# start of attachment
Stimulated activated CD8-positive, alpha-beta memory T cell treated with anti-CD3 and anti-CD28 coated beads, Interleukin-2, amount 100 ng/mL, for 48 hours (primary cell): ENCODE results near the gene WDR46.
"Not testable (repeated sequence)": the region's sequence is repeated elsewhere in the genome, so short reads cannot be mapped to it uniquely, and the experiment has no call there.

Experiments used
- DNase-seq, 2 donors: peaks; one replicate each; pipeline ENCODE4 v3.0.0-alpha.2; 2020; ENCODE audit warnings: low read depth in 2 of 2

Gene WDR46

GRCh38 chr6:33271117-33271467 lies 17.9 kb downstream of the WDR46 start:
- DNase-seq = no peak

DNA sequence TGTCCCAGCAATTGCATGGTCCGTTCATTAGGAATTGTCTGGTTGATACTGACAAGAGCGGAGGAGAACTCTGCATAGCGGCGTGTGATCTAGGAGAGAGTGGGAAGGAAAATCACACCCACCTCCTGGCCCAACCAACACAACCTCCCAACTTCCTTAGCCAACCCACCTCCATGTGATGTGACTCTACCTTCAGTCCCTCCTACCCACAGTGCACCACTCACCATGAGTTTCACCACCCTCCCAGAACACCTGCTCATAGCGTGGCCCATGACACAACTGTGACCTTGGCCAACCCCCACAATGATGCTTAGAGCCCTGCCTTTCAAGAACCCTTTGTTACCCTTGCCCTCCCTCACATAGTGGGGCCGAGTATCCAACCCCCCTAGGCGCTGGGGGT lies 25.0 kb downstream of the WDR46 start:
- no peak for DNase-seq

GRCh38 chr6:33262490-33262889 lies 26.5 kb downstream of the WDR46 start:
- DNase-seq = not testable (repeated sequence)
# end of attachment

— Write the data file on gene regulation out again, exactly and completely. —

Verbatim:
Stimulated activated CD8-positive, alpha-beta memory T cell treated with anti-CD3 and anti-CD28 coated beads, Interleukin-2, amount 100 ng/mL, for 48 hours (primary cell): ENCODE results near the gene WDR46.
"Not testable (repeated sequence)": the region's sequence is repeated elsewhere in the genome, so short reads cannot be mapped to it uniquely, and the experiment has no call there.

Experiments used
- DNase-seq, 2 donors: peaks; one replicate each; pipeline ENCODE4 v3.0.0-alpha.2; 2020; ENCODE audit warnings: low read depth in 2 of 2

Gene WDR46

GRCh38 chr6:33271117-33271467 lies 17.9 kb downstream of the WDR46 start:
- DNase-seq = no peak

DNA sequence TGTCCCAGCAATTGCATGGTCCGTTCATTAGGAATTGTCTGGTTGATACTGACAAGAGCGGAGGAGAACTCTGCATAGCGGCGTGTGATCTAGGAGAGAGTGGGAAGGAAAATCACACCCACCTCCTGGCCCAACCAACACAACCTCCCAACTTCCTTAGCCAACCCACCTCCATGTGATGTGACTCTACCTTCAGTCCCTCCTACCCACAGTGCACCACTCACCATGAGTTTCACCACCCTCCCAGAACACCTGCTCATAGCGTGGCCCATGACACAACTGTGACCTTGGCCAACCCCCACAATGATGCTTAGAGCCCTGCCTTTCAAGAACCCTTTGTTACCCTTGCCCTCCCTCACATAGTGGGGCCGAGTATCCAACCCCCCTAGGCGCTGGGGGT lies 25.0 kb downstream of the WDR46 start:
- no peak for DNase-seq

GRCh38 chr6:33262490-33262889 lies 26.5 kb downstream of the WDR46 start:
- DNase-seq = not testable (repeated sequence)